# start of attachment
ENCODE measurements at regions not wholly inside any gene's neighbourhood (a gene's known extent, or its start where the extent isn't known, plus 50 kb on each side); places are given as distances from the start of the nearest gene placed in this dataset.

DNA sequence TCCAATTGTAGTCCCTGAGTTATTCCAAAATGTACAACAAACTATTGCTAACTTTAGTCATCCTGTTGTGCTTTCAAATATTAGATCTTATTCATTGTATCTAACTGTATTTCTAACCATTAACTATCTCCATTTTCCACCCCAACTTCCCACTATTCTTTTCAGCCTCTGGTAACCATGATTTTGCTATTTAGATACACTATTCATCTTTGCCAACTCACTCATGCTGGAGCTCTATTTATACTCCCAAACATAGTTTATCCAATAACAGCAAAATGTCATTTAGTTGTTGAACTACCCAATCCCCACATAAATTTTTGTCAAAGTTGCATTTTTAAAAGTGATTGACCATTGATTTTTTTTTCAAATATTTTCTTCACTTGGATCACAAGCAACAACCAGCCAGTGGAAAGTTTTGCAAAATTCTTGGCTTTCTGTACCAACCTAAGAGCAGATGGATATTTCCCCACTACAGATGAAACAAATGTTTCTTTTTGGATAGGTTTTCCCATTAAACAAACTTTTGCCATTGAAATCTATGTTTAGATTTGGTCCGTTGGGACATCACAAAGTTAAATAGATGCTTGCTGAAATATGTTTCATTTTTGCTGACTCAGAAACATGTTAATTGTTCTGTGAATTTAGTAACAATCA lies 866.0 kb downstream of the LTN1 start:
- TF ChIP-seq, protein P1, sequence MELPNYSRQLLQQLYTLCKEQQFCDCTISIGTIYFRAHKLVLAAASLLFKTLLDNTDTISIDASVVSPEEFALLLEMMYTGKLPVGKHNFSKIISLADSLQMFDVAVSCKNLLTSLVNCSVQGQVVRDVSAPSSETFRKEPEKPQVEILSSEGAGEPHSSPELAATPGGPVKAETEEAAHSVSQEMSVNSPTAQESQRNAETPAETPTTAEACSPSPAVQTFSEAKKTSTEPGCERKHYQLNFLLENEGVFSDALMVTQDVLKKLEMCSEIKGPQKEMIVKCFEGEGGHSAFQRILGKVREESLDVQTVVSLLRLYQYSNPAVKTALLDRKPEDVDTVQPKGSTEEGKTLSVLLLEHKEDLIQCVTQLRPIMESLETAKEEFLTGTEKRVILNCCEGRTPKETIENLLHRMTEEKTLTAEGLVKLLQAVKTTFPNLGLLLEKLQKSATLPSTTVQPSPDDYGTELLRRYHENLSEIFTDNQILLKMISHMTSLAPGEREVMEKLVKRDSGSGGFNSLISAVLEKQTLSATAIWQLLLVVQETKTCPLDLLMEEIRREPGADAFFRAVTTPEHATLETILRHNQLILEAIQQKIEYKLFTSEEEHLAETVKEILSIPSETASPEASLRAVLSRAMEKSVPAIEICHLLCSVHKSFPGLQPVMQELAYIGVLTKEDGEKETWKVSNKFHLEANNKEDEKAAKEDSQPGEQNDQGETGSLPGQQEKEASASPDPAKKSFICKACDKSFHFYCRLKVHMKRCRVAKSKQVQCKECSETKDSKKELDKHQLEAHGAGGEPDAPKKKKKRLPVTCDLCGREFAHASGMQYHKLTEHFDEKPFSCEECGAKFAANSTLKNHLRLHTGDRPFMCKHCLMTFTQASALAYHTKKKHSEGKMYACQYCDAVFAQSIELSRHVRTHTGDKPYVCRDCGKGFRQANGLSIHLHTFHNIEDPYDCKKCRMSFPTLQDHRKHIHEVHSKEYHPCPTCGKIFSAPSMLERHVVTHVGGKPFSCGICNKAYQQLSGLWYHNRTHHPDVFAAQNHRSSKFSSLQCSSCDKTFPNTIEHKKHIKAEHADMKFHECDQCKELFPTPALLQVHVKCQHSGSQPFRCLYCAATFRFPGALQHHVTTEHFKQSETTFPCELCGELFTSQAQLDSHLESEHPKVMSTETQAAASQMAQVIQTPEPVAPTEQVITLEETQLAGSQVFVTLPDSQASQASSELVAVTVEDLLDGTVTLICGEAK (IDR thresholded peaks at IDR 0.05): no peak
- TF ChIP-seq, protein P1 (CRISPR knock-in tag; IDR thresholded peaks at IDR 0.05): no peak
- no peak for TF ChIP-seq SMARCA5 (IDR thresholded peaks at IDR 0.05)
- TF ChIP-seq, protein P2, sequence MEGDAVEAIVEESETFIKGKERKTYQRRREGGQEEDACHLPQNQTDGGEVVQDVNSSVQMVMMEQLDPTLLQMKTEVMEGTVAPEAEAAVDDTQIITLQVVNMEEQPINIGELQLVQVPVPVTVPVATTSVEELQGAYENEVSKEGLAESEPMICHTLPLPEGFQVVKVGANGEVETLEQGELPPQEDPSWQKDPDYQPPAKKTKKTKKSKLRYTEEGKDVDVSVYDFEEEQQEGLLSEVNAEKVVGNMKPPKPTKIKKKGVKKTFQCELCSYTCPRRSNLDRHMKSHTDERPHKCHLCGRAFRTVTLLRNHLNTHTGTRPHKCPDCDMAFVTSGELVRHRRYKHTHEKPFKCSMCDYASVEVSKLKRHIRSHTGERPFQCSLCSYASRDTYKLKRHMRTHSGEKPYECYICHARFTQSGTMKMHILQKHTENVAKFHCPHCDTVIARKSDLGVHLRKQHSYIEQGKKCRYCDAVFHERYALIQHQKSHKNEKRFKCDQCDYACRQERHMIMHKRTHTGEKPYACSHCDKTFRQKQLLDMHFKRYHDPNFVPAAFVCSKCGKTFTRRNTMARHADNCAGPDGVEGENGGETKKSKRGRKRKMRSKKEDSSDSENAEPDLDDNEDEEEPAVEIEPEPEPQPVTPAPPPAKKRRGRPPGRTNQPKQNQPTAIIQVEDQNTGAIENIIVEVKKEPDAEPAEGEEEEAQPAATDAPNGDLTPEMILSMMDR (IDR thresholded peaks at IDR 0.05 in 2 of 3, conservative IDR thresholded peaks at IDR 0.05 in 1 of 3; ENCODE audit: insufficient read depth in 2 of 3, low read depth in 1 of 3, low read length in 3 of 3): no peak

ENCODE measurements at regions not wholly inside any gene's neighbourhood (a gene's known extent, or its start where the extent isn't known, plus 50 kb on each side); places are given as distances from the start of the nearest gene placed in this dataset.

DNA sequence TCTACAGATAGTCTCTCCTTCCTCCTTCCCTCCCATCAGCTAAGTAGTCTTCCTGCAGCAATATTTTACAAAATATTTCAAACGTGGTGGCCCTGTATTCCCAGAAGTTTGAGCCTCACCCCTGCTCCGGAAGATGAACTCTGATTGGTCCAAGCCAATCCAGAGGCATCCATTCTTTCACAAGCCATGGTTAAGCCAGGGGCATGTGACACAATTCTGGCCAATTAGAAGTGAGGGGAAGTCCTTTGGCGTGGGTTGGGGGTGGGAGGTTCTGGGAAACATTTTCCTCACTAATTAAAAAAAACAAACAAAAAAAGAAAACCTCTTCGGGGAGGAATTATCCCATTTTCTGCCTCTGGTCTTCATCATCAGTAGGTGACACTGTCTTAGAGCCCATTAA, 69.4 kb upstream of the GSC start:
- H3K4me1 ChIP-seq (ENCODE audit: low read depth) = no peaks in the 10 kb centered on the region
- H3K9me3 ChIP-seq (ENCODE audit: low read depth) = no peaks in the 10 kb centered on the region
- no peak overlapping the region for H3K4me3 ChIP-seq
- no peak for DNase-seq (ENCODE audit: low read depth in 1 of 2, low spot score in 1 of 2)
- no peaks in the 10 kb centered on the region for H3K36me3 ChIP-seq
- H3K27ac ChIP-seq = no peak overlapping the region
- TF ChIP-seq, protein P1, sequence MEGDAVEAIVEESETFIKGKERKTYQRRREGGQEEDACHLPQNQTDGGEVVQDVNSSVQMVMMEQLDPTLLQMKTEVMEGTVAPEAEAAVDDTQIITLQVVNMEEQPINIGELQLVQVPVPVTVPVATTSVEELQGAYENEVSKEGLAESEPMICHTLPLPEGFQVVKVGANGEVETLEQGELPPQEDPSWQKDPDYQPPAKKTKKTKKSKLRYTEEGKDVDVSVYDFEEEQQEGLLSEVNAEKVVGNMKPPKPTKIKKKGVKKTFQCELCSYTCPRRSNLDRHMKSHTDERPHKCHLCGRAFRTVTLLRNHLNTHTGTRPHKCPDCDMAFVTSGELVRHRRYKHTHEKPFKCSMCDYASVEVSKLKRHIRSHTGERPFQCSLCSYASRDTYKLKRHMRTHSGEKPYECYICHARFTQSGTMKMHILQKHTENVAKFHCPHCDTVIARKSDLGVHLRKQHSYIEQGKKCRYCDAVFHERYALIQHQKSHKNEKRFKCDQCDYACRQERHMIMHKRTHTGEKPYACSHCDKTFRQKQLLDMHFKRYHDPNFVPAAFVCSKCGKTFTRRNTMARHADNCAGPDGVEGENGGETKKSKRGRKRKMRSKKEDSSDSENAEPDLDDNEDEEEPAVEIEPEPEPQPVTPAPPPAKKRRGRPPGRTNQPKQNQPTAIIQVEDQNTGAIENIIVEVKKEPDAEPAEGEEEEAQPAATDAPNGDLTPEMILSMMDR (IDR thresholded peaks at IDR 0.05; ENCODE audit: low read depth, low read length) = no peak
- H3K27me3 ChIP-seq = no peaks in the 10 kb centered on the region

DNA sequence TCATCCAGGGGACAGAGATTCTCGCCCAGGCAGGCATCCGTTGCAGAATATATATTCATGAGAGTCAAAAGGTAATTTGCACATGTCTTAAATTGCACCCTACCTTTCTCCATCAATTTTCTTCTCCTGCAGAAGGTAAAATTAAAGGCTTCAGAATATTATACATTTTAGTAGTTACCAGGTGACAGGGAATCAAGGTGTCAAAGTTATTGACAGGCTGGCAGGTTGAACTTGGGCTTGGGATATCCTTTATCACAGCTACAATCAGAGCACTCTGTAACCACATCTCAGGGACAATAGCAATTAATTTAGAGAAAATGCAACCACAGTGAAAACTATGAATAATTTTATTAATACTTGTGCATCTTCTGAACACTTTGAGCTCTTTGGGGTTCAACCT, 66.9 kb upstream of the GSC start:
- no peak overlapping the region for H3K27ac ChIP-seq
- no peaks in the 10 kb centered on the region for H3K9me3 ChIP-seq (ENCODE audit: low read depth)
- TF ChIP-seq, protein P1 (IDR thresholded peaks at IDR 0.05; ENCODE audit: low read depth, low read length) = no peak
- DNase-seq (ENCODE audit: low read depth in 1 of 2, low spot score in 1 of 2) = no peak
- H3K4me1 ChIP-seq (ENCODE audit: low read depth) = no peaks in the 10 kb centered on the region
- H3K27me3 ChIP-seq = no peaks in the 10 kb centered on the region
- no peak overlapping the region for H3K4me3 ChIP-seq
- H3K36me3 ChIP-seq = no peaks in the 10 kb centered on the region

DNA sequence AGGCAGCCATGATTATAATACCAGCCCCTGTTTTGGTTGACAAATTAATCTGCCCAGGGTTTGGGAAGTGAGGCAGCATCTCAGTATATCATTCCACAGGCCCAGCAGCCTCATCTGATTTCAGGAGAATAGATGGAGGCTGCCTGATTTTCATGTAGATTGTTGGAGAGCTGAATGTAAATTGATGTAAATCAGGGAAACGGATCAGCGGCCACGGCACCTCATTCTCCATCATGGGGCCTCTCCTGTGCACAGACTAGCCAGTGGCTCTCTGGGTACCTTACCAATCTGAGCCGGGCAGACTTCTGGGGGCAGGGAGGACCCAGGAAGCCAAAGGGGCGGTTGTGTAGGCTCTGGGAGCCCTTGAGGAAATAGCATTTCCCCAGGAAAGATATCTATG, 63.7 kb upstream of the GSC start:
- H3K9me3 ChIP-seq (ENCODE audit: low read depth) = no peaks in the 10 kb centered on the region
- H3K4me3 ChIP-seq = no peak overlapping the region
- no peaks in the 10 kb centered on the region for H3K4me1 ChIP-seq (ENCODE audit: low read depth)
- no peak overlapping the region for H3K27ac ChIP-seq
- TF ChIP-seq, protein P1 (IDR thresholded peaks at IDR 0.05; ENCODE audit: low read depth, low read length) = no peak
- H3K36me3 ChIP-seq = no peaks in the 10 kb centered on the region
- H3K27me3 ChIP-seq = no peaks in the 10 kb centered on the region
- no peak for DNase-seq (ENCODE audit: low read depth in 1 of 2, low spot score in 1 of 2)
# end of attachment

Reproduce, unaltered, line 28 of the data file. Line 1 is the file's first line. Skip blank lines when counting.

- H3K4me3 ChIP-seq = no peak overlapping the region